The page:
Setting the date and time is fairly easy. Just download the applicable Thinkware App to start. When you open the app, select the F200 model and attempt setup. You’ll have to press the Wi-Fi button on your camera and then follow the on-screen instructions to connect to the camera. One thing that I did not see in the manuals or on-screen was the dashcam password. All Thinkware dashcams have a default Wi-Fi password of 123456789, so yours will too.

ThinkwareF200 Back

Once connected, the date and time will automatically sync to your phone, though you’ll have to manually push daylight saving time options. You can also tinker with some basic settings, like dashcam volume, timestamps and other housekeeping things like that. You can see a live view of your front and rear dashcams and can view all footage that you’ve recorded to date. If you go inactive in the app for too long (usually a couple minutes,) it will probably disconnect from the phone and you’ll have to sync again.

This was one of the things I admit I didn’t like about this dashcam. All of the Wi-Fi enabled dashcams I’ve worked with in the past are usually continuous Wi-Fi on, meaning you can connect and disconnect from it on a whim. You have to manually enable Wi-Fi and then go into your phone’s options to connect manually to the camera each time you want to access your videos from the app, or change settings. In the absence of an LCD screen, all settings and feature changes are relegated to the app, which means that you best take all the time you need setting things up properly.

Thinkware F200 Desktop App

Watching Footage

Thinkware F200 Mobile App ViewerThinkware provides 2 options for you to watch your footage back. The first is through the app, which will require you to hook up to the camera’s Wi-Fi feed and download your videos. The second is through the Thinkware desktop app. This requires you to remove your MicroSD card, plug it into the included adapter and then take it to your computer. The Thinkware desktop app has its own interface and is much easier and faster to use if you’d like to view a handful of videos. Since you have to download each video off the Thinkware mobile app before you can watch it, you’ll have to wait a couple minutes between each view.

The footage is really clear and in-line with the other Thinkware cameras I’ve reviewed. The sound is just as clear and automatically binds to both videos seamlessly. I have no concerns with the video footage on this at all. In 1080p front and 720p rear recording, you’re looking at each connected video being about 200MB or so per default 1 minute loop, so please calculate that into the size of card you end up purchasing. It is likely that if you purchase a new card that is more than 32GB, you will have to manually format the card into a FAT32 partition. I’ve mentioned this in previous reviews, but Windows 10 does not include the ability to FAT32 partition easily, and you will need third party software to accomplish this. If you have a Mac, the same thing applies.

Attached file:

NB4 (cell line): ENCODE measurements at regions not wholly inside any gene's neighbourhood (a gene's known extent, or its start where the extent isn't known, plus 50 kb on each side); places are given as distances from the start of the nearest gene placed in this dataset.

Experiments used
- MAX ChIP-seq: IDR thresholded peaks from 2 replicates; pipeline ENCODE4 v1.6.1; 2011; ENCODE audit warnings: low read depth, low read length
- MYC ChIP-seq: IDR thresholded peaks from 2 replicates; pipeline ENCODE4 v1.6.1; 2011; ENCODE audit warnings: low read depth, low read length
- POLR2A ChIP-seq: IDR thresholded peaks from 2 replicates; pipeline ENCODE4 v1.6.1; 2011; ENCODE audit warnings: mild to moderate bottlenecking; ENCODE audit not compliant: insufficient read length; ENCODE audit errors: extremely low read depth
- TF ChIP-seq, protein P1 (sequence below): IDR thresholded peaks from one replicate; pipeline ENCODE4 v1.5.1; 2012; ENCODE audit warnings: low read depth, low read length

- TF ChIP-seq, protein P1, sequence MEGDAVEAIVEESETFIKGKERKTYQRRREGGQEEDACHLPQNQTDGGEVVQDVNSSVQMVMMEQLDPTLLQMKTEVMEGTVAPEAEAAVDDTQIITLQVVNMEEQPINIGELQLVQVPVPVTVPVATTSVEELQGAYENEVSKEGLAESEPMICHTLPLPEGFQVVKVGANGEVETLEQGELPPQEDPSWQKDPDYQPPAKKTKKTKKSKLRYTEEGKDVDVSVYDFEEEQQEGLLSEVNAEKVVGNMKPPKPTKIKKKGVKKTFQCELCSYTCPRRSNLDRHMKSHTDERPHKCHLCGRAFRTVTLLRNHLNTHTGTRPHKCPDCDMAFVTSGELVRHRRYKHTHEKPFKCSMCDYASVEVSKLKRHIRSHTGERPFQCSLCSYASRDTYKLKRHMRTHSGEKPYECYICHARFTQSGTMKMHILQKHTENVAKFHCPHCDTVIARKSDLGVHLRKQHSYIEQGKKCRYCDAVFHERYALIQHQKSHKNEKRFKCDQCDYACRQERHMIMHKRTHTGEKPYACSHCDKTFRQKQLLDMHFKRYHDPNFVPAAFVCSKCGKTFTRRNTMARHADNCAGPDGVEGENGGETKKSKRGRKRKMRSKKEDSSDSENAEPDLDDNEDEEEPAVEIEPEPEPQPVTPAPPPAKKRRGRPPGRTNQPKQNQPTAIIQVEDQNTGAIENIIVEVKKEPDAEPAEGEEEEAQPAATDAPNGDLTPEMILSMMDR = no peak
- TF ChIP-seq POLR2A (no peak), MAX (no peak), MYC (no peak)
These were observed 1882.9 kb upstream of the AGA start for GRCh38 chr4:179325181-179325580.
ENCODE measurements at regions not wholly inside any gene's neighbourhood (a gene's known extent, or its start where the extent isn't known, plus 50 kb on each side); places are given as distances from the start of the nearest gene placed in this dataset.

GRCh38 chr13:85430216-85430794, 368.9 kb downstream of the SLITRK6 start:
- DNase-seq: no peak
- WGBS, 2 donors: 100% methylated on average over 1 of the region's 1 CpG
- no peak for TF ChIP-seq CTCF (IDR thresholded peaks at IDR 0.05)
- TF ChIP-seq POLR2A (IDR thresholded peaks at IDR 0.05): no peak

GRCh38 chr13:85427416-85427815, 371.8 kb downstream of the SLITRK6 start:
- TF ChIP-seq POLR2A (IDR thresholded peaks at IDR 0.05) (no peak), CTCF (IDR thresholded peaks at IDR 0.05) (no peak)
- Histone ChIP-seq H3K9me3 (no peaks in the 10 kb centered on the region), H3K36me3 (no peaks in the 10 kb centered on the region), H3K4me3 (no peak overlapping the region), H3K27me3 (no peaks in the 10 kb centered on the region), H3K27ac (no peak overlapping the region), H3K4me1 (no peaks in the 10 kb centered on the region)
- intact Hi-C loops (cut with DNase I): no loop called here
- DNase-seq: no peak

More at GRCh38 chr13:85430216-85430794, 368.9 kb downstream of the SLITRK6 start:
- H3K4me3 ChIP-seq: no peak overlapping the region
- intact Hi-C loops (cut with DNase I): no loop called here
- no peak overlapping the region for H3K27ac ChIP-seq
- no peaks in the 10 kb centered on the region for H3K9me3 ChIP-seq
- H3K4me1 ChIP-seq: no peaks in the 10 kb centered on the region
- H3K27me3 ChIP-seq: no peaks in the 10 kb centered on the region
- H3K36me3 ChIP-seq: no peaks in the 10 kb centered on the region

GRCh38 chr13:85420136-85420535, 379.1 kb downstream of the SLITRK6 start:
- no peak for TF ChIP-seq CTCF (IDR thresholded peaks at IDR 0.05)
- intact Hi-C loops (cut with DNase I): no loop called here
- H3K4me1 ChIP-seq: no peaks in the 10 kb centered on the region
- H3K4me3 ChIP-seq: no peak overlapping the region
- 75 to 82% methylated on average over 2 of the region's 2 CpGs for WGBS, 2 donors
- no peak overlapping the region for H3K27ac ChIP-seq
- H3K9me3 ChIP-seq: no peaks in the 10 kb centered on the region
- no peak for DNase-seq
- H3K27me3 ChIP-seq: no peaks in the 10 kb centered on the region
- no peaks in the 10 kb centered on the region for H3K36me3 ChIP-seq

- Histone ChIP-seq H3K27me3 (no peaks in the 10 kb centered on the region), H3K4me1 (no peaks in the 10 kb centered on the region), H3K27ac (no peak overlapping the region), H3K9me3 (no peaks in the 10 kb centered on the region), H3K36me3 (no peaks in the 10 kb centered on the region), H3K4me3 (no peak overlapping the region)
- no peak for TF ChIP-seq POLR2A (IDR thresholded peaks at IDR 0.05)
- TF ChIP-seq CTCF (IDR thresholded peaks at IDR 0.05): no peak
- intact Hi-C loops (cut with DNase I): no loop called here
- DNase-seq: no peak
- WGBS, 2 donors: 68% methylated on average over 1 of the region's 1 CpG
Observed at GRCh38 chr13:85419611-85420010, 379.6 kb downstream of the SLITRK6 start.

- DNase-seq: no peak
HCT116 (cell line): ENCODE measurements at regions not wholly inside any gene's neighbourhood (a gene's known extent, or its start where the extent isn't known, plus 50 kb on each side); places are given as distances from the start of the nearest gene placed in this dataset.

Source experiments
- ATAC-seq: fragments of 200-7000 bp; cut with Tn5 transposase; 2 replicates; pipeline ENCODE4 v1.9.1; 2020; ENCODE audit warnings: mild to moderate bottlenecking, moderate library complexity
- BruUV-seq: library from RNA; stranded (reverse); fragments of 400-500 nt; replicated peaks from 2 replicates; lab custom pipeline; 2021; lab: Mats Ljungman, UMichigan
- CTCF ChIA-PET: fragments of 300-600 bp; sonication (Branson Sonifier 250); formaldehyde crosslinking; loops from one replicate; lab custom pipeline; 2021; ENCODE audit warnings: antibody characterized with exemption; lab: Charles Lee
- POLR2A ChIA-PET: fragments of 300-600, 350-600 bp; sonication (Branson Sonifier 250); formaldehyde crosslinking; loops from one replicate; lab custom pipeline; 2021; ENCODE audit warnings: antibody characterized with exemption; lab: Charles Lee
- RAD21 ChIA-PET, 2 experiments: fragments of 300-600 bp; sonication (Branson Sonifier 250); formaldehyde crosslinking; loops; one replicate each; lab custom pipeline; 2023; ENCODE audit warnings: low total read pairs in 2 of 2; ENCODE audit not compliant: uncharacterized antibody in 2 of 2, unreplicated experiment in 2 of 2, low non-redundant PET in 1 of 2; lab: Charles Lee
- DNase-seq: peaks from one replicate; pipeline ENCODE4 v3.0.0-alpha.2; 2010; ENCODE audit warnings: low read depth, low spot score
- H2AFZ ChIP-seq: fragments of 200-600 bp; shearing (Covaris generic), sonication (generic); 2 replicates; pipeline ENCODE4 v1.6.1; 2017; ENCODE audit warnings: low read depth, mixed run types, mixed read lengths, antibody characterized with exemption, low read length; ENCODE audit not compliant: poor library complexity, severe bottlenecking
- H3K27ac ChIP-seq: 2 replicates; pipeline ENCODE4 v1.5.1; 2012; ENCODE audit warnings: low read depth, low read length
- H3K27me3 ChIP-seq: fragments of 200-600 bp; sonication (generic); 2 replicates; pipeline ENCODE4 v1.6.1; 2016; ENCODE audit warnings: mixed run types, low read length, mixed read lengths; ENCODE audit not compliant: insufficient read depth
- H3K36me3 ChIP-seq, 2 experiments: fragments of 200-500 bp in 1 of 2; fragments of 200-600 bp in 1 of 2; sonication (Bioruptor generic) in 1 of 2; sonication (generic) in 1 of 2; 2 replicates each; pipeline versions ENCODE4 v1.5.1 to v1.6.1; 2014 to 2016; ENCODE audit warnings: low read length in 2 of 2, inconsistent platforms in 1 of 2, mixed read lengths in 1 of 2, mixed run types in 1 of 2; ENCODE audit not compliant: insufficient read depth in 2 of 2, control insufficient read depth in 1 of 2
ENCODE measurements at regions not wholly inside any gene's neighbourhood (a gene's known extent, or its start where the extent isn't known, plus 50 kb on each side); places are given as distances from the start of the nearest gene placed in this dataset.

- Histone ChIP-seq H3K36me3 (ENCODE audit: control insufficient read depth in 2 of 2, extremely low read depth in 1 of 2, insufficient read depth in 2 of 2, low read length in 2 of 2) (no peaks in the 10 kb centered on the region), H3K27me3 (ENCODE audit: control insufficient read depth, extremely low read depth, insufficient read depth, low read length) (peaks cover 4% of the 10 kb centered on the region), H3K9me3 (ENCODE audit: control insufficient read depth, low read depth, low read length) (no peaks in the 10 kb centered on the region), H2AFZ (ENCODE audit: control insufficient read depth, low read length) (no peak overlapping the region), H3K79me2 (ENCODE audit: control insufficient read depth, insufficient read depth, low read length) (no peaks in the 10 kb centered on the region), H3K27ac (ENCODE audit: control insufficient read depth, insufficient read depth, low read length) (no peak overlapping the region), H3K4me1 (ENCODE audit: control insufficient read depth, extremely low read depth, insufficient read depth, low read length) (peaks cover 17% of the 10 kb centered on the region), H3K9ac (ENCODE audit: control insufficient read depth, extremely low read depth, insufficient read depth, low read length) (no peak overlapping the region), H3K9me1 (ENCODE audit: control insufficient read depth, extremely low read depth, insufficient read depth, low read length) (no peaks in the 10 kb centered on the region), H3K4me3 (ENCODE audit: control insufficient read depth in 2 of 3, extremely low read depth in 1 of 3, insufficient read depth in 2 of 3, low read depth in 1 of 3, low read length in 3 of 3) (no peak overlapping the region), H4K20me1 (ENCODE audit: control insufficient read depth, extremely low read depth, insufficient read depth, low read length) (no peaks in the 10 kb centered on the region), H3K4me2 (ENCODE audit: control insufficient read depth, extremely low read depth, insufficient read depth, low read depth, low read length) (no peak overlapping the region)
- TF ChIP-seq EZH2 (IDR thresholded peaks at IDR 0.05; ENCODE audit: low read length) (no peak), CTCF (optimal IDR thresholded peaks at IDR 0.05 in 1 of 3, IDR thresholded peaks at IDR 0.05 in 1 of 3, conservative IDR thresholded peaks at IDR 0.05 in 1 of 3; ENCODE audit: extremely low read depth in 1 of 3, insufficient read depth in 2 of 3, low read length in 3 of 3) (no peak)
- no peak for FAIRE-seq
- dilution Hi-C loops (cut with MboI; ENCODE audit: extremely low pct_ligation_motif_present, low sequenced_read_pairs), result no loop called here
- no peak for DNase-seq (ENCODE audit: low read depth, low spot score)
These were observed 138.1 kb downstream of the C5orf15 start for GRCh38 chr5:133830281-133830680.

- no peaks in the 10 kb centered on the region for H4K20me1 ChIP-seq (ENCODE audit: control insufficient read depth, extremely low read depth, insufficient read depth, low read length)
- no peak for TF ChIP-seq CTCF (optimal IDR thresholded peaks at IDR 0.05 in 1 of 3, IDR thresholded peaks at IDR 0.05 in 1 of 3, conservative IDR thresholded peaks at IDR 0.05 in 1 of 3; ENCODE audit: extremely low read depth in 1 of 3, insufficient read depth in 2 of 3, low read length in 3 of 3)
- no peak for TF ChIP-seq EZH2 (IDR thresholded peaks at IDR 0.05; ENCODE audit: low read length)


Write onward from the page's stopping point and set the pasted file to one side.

ThinkwareF200 Front

Last things to know about the Thinkware F200 Dashcam

Overall, I still feel that this is a good entry level dashcam for anybody that wants to settle into a simple option. I really like that this dashcam has a mobile app to work with as I much prefer that to taking a microSD card to a computer. I also like that it’s plug and play, that it comes with a GPS tracker and that Thinkware has provided a small card to work with out of the box.

That said, if you are familiar with dashcams and want something a bit beefier, there are more complex and option rich cameras out there. This is the perfect dashcam for my wife’s car and for what she needs one for, but I like something that has an LCD Screen attached to it since I like to view footage at home occasionally, and having to download every video on the app just to watch it drags the process out a little longer than I’m interested in.

I also like to be able to set more flexible options for continuous loop recording, and this one doesn’t have those options.

However, it’s an easy set up, it’s very small and subtle, and it gets the job done with very clear footage. I would recommend this any day to somebody that wants something that’s pretty basic and pretty hands off for the most part.

The Thinkware F200 Dashcam is now available online at

Matt Paligaru
Emerging Technology
A technology nut at heart, I'm always interested in what makes our lives easier and helps us tick day to day. Whether Home Automation, toys, games (board and video) or everything in between, I'm always looking around the corner to see what drives us in today's day and age.